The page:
The best time to prune trees and shrubs is from now until when the leaves start budding out – in other words, when they are dormant during the cold weather. Pruning would have been fine in January, too – for the plants, that is. Deep snow, cold temperatures and strong winds would have made it tough for the human doing the pruning.

Often I make an exception for spring-blooming trees and shrubs like forsythia and lilacs, arguing that pruning now reduces the spring bloom. But they can be pruned now. Losing the bloom won’t hurt the plants, and the blossoms will be fewer for only a year.

The lack of leaves makes it easier to see the shape of the overall tree as well as the individual branches – which makes pruning easier.

People prune trees and shrubs (“woodies” is a term that gardeners use that covers both) for many reasons: to get rid of dead, damaged or defective branches; to keep a tree smaller and a more pleasing shape; and to keep woodies healthier.

You need three tools for pruning: a hand pruner for cutting branches up to about a half-inch in diameter; a lopper for cutting larger branches, up to about 1.5 inches; and a pruning saw for cutting everything else. Make sure they are sharp before you start. Hand pruners are shaped like scissors but are more powerfully constructed. And, no, you cannot use a carpenter’s saw for pruning. Buy a pruning saw, and you will be glad that you spent the money.

Next, study the woody to assess its problems. Obviously, start by cutting out any branches that are dead; they usually look gray and dried.

Now cut out anything that is dangerous or inconvenient – perhaps something that was partially broken in last fall’s big storm or a branch that sticks up above your dining room window. If branches extend into or over walkways or driveways, are hitting your house or heading toward utility wires, they go next.

It’s time to cut any branches that are touching or crossing, which causes damage to the branches when they rub together in the wind.

The next cuts will improve the health and beauty of woodies. Most will look better and be healthier when they are not a mass of leaves. Leaves dry out faster after a rain and they get more light if the branches have space between them.

In this stage, the first branches to prune are the ones that go straight up, often called water sprouts. Second, cut branches that are going downward. Third, cut off all branches that are growing from the outside toward the center of the plant. All those branches are less pleasing visually than ones that start near the center and branch outward.

When cutting branches, always cut as close to the collar (a ring of bark near a trunk or larger branch) as possible. Such cuts avoid unsightly stubs, and the cut will heal faster.

Some shrubs, such as lilac and forsythia, have multiple stems or trunks coming out of the ground. On those plants, cut some of the largest, oldest stems at ground level first. The smaller stems will have more vitality and produce more flowers.

Apparently, years ago, lilacs were grafted or people believed they were, so a “pruning rule” said you need to cut out all the small stems coming from the ground because they will cause the lilac to “revert.” I have no idea where that idea came from, and it isn’t true. If you follow that rule you will end up with very old lilacs that can be 10 to 12 feet tall. You’ll get fewer blooms as well.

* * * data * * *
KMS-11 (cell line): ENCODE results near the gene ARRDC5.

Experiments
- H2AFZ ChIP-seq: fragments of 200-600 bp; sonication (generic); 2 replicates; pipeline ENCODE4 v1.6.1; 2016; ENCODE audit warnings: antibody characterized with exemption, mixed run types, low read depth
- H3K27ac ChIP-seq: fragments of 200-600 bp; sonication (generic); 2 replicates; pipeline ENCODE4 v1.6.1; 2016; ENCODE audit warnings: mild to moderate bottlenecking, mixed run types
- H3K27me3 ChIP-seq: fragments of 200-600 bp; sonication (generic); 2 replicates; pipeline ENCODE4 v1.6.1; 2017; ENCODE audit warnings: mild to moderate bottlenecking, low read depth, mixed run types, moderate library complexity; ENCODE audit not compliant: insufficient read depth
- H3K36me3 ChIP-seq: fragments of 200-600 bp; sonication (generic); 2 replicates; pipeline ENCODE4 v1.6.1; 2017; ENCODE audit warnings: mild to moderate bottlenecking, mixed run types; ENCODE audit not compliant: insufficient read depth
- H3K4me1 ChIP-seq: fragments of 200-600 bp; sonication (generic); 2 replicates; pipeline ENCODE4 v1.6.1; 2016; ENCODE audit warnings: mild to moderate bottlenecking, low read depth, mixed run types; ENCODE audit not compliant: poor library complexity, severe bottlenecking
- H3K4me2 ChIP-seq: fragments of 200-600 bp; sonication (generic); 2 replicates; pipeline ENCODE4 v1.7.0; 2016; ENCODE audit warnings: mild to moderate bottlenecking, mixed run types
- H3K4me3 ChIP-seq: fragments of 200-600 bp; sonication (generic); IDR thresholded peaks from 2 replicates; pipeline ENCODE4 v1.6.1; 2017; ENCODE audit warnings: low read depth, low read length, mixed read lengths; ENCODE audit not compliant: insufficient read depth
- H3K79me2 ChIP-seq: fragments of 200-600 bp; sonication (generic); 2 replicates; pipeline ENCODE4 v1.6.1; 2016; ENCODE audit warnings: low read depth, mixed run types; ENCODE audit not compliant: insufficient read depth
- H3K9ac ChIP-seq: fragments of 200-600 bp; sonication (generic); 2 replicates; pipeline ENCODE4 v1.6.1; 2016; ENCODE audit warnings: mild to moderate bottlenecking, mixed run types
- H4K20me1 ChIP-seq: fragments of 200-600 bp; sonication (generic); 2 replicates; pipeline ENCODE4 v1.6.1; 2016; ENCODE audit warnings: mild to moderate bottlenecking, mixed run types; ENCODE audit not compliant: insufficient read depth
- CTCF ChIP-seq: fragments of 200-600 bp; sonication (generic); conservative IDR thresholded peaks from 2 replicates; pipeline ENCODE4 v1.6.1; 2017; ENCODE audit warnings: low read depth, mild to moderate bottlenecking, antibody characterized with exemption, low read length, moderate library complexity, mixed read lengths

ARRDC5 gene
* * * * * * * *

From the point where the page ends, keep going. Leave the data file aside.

On the shrubs with multiple stems from the ground, the thickest branches will be the tallest, so pruning out the thickest branches will keep the shrub from getting too tall. In addition, it will allow new branches to sprout from the ground. Without younger growth, you could end up with a lilac, for example, having naked trunks rising 8 feet up without blossoms. You need younger growth to have lower and more plentiful blossoms.

If you do have those long, naked stems there is a quick solution – although you will go without blossoms for a year or two. Cut everything off down to ground level, which the late, great Cass Turnbull, pruning guru, called “radical renovation.” The plants will come back healthier than ever.

Everyone should follow two rules when pruning.

First, walk around the tree after every major cut, look at it and then decide where the next cut should be made. You may be tempted to make two cuts before circling the shrub again. The result could be a lopsided woody or a huge hole where you don’t want it. That will take years of growth to fix.

Second, if you know you want to get rid of the end of a branch and think you probably want to get rid of all of it, cut off just the end of it first. It’s not that much extra work to make two cuts, but it’s impossible to reattach a branch to the tree. You may find that one cut, getting rid of the end, is all you need.

When cutting off part of a branch, make the cut at the joint of two branches. Leaving a stub is unhealthy for the tree, in addition to being ugly.

Pruning really is a project where you can teach yourself as you go along. If you make a mistake, the tree or shrub will heal itself in a couple of years, and you will have more experience when the next pruning is required.

There are only two things to be afraid of: ladders and chainsaws. If your pruning job needs either one, get a professional.

ABOUT THE WRITER

TOM ATWELL is a freelance writer gardening in Cape Elizabeth. He can be contacted at 767-2297 or at: [email protected]

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